|Publication number||US4553599 A|
|Application number||US 06/395,447|
|Publication date||Nov 19, 1985|
|Filing date||Jul 6, 1982|
|Priority date||Jul 8, 1981|
|Publication number||06395447, 395447, US 4553599 A, US 4553599A, US-A-4553599, US4553599 A, US4553599A|
|Inventors||Bernard J. Glotin|
|Original Assignee||Schlumberger Technology Corporation|
|Export Citation||BiBTeX, EndNote, RefMan|
|Patent Citations (12), Referenced by (12), Classifications (12), Legal Events (4)|
|External Links: USPTO, USPTO Assignment, Espacenet|
This invention relates to equipment which is installed in oil wells or in geothermal wells. More precisely, the invention relates to an apparatus for controlling equipment placed in a well, the control taking place by means of a cable lowered into the well from the surface. The invention also relates to an apparatus for closing the production string of a well and for measuring the variations in pressure resulting from said closure.
The hydrocarbons contained in an underground stratum are brought to the surface through production tubing, called a production string, placed in the centre of the borehole. The production string is generally equipped at predetermined locations with landing nipples in which can be installed various types of equipment. This equipment is lowered at the end of a cable winding on the drum of a winch at the surface. The cable is thus used to install equipment in a landing nipple, but it can also be used to control equipment already in place. For example, a valve can be installed at a given location of the production string and the cable can be used to operate this valve.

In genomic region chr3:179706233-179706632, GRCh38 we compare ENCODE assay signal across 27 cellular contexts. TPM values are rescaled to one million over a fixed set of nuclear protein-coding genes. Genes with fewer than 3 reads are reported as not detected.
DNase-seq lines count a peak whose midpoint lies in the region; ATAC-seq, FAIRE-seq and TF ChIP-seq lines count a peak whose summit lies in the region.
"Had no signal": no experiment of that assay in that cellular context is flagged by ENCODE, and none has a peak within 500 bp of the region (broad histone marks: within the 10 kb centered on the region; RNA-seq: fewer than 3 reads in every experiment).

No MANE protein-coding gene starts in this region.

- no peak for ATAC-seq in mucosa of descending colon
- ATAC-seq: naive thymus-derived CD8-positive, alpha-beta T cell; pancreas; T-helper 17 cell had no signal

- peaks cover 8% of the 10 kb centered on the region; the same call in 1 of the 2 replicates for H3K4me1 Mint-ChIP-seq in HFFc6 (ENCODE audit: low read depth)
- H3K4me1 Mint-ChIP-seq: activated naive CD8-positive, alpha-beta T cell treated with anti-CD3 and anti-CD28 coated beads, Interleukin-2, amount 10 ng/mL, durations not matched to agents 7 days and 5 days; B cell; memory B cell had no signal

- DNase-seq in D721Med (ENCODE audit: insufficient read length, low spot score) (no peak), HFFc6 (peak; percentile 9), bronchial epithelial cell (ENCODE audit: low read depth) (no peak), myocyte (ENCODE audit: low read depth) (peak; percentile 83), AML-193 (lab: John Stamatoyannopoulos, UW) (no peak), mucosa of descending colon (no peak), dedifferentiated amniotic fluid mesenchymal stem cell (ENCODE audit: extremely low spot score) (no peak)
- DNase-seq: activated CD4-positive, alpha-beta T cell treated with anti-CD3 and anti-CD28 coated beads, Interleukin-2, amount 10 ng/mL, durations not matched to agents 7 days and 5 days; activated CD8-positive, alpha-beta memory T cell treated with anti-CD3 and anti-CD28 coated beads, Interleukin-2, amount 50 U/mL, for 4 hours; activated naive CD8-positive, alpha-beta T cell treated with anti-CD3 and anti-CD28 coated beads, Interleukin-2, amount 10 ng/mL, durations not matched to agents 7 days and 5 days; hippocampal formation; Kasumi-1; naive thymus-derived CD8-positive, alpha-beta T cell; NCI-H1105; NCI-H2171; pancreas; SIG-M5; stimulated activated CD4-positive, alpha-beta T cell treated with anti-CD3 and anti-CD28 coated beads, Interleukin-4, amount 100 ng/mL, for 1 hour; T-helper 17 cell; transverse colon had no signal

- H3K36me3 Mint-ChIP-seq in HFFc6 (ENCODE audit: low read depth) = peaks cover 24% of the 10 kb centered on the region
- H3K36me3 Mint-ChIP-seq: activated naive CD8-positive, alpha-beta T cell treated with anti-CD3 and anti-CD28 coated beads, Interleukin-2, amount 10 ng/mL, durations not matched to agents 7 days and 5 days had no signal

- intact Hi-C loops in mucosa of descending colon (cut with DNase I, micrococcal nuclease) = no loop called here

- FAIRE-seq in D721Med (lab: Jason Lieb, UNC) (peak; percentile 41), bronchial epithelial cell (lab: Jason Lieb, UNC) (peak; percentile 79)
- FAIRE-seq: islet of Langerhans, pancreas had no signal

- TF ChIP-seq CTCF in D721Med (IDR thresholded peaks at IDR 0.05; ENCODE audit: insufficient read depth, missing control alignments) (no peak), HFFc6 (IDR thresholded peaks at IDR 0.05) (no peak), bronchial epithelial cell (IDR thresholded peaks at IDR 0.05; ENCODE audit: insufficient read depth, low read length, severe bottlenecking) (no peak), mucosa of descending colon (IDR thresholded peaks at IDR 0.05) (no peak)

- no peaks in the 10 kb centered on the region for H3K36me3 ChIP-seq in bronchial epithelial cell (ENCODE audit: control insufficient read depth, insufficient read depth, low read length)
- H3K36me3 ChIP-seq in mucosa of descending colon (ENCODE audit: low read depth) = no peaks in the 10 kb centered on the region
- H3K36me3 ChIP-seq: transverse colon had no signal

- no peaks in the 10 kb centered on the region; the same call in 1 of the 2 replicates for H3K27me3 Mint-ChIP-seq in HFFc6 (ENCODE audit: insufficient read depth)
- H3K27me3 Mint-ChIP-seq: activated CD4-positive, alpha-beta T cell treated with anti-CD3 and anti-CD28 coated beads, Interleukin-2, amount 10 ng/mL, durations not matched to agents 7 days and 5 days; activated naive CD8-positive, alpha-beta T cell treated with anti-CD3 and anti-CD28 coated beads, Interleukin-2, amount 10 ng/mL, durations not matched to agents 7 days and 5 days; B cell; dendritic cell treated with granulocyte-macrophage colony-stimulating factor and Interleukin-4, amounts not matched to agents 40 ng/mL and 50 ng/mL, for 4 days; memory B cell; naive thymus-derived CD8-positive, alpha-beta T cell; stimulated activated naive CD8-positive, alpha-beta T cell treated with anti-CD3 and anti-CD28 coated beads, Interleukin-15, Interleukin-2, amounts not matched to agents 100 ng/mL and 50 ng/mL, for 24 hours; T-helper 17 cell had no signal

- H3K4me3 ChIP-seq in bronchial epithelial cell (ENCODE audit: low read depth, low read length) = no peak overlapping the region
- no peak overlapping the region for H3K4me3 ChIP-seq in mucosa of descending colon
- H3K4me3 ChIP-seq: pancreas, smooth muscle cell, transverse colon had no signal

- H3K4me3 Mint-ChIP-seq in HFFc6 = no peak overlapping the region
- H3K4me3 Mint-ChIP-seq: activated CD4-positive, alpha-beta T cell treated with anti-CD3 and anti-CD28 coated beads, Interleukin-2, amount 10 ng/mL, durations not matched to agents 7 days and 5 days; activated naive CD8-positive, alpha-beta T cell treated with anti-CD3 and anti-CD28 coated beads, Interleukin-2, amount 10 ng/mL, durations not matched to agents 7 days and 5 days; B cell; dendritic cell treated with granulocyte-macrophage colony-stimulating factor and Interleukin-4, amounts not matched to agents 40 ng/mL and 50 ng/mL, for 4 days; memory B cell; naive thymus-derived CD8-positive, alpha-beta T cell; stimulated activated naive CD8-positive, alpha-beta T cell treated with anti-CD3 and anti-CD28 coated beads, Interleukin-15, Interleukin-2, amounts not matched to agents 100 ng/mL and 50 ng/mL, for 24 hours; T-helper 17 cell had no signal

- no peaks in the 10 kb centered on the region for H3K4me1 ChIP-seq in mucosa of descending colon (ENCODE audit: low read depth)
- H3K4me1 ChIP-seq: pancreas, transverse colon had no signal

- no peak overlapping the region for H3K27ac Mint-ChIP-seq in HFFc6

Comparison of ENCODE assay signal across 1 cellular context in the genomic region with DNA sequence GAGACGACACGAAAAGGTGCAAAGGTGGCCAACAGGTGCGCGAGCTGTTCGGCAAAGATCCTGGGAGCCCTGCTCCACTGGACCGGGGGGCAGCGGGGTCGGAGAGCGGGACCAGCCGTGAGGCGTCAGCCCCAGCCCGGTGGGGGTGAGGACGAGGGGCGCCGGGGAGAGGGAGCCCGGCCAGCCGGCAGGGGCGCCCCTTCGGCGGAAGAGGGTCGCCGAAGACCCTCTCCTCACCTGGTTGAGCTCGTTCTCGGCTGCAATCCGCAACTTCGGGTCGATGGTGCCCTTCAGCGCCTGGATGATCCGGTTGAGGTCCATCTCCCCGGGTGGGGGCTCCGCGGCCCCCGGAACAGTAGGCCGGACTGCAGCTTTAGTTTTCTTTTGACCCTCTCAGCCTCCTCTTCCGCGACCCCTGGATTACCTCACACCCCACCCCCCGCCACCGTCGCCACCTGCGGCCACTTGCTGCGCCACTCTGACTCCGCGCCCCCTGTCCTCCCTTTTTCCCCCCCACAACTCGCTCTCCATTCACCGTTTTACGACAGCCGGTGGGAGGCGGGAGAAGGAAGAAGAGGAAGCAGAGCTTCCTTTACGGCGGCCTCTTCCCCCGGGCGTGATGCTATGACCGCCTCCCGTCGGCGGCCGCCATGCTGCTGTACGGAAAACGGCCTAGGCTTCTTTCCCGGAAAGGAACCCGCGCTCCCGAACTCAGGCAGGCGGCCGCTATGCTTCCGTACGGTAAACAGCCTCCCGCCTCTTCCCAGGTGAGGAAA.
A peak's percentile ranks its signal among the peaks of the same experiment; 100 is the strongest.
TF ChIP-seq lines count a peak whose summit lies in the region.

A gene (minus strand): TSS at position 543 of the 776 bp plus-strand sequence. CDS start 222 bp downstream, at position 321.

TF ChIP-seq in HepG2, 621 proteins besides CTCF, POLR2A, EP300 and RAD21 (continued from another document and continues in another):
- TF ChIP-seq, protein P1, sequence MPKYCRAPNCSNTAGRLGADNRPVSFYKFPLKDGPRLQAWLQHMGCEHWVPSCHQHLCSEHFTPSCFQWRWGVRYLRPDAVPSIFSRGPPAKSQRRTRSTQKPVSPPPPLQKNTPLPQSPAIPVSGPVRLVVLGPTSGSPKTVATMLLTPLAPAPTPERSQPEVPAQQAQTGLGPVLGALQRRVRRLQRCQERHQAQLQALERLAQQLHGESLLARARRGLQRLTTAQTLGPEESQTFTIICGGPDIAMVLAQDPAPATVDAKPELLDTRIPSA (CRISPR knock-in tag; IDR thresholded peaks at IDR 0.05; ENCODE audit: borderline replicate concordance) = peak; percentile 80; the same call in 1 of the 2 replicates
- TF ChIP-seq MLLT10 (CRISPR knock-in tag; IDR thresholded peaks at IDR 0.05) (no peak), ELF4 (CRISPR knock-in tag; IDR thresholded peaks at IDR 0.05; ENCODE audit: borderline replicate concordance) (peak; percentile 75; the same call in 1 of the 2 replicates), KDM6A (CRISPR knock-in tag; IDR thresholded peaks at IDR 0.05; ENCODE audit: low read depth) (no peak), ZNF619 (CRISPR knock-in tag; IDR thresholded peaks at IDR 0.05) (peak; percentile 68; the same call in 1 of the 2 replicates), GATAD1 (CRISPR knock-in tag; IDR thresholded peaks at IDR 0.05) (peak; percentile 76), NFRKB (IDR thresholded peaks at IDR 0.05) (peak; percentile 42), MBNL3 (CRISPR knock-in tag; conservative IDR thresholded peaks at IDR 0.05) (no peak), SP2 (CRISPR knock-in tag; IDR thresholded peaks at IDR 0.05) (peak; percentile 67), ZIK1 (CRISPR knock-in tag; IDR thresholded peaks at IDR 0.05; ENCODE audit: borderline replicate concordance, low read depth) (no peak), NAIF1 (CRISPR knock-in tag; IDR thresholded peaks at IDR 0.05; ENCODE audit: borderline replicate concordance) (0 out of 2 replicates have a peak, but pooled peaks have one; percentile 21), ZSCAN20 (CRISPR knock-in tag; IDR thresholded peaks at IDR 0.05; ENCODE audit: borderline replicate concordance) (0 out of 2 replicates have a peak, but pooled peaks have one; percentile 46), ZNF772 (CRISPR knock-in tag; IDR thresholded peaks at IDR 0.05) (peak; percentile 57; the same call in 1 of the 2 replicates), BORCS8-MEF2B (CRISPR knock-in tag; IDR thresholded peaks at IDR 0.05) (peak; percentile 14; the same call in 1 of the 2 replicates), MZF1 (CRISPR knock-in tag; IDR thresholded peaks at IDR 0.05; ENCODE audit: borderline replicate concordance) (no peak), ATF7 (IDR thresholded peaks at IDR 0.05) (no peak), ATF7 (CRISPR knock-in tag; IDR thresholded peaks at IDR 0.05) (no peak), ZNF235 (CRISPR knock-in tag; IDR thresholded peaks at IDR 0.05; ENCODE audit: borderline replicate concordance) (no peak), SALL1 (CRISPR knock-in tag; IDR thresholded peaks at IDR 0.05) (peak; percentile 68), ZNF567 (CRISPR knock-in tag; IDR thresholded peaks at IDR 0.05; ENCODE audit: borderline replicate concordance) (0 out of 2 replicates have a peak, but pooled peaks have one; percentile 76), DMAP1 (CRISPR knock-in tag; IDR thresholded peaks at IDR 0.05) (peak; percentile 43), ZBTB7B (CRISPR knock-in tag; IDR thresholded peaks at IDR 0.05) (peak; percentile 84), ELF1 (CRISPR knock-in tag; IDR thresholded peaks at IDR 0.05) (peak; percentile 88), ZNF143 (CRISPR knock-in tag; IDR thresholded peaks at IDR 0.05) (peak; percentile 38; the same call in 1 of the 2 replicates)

Before putting the well into production, different tests are carried out, consisting in particular of pressure, temperature and flow measurements. One of the main tests making it possible to determine the production capacity of the well consists in stopping the production by means of a valve and recording the variations in pressure resulting from the closure of the well. In most cases, the closing of the well takes place from the surface. However, the rise in the pressure of the well fluids following the closing of the well can be concealed by other phenomena such as the compressibility of the fluid in the production string. It is consequently very advantageous to be able to close the production string from the immediate vicinity of the underground production zone so as to take into account only this zone. The control of this valve generally takes place by means of a tool which is lowered into the well at the end of a cable from the surface. However, in order for the pressure measurements to be meaningful, the flow of fluids in the production string prior to the closing of the valve must not have been disturbed. Furthermore, it is important to be able to carry out measurements immediately after closing the valve.